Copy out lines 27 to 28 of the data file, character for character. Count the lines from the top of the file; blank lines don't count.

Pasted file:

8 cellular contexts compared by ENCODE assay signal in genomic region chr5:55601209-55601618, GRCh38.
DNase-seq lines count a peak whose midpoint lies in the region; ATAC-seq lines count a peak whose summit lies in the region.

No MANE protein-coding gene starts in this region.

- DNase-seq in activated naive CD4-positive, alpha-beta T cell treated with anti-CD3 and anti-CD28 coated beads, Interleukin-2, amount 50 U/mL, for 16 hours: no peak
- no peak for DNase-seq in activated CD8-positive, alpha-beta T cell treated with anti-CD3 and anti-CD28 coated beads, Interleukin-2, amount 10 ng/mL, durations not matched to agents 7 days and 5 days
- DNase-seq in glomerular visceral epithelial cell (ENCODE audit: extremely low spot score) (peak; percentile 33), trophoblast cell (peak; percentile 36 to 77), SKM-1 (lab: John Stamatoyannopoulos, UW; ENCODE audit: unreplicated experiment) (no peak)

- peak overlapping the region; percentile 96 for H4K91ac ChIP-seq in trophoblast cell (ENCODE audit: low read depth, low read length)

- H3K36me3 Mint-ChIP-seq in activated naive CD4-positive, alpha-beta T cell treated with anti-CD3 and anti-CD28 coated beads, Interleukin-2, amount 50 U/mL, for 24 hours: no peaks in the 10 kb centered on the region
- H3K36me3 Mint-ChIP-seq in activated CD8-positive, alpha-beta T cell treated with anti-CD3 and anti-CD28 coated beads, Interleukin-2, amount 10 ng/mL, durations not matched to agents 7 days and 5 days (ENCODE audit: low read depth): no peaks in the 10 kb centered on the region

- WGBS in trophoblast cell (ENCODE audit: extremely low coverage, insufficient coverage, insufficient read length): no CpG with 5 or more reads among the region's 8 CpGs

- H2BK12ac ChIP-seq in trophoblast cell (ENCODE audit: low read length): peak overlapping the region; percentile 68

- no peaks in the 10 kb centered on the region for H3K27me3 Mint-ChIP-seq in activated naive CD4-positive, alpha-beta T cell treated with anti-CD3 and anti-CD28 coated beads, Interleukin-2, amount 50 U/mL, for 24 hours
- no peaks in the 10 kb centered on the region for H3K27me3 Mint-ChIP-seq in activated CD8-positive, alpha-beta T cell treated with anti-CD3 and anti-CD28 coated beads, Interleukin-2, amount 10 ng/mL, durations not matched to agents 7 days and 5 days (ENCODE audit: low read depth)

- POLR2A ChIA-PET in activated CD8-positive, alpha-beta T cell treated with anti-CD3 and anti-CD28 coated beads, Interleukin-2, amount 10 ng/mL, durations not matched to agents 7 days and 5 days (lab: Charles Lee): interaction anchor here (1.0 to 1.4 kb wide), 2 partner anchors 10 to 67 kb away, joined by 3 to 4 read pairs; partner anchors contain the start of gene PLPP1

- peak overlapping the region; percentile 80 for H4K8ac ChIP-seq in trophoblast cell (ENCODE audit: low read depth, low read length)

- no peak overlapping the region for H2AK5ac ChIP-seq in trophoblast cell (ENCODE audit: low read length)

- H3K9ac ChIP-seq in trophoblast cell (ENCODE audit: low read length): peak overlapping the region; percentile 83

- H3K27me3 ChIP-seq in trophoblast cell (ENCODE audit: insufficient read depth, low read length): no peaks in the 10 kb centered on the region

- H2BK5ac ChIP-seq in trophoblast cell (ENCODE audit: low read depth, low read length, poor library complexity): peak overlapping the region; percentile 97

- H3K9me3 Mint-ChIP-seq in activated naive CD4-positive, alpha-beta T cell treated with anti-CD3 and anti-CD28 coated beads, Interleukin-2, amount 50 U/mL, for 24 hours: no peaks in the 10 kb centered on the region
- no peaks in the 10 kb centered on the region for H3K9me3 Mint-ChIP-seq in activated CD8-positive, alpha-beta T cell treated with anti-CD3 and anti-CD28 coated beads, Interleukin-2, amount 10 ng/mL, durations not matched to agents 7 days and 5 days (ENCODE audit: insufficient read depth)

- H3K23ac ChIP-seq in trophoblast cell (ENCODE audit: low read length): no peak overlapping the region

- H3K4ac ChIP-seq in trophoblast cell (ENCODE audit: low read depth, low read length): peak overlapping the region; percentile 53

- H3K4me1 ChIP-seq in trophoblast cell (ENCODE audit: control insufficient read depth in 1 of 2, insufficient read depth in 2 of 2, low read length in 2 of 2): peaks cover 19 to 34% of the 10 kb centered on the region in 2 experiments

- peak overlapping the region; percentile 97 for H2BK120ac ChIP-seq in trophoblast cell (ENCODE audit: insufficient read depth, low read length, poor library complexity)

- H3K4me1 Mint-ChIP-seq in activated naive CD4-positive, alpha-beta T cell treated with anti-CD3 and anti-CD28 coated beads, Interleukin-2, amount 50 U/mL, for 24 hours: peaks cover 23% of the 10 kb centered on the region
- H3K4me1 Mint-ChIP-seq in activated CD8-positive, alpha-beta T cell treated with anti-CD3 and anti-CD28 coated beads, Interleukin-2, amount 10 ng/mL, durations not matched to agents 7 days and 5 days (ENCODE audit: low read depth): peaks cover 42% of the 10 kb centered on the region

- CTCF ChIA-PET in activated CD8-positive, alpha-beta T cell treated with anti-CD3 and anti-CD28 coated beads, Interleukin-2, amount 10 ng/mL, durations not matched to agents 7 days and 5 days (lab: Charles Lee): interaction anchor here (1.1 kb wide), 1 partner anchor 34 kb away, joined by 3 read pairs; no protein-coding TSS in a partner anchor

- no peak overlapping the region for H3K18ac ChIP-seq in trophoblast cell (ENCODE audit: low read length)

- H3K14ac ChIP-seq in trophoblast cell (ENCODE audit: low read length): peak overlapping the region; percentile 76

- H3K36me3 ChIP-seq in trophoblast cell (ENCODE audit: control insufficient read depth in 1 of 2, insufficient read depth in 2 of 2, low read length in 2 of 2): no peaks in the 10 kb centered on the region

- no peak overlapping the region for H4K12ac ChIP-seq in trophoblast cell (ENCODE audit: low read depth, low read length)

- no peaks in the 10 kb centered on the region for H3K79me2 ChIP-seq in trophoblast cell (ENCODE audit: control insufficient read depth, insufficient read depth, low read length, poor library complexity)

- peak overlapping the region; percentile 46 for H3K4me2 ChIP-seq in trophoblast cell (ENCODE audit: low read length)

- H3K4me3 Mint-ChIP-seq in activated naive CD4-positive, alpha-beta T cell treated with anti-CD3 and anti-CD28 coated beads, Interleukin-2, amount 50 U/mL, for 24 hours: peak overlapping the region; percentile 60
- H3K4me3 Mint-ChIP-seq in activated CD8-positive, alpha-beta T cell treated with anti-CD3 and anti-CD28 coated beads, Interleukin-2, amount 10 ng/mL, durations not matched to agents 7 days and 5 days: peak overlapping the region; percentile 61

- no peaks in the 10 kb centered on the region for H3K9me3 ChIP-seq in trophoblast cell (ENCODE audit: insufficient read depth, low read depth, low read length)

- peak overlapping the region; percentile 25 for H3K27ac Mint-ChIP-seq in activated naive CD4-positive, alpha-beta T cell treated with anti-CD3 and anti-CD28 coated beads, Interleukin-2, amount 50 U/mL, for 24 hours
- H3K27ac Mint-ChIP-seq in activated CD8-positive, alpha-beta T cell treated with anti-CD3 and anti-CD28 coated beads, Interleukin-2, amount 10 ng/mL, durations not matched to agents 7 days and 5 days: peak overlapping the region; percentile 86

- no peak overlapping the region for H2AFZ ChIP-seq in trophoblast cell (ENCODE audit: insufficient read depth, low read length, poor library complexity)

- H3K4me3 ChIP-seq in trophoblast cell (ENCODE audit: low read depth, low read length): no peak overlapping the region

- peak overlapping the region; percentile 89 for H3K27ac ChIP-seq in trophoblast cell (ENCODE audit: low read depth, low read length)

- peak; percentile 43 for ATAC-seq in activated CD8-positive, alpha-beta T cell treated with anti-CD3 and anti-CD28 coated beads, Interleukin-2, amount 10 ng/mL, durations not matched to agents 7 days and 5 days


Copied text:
- H3K4me1 Mint-ChIP-seq in activated CD8-positive, alpha-beta T cell treated with anti-CD3 and anti-CD28 coated beads, Interleukin-2, amount 10 ng/mL, durations not matched to agents 7 days and 5 days (ENCODE audit: low read depth): peaks cover 42% of the 10 kb centered on the region

- CTCF ChIA-PET in activated CD8-positive, alpha-beta T cell treated with anti-CD3 and anti-CD28 coated beads, Interleukin-2, amount 10 ng/mL, durations not matched to agents 7 days and 5 days (lab: Charles Lee): interaction anchor here (1.1 kb wide), 1 partner anchor 34 kb away, joined by 3 read pairs; no protein-coding TSS in a partner anchor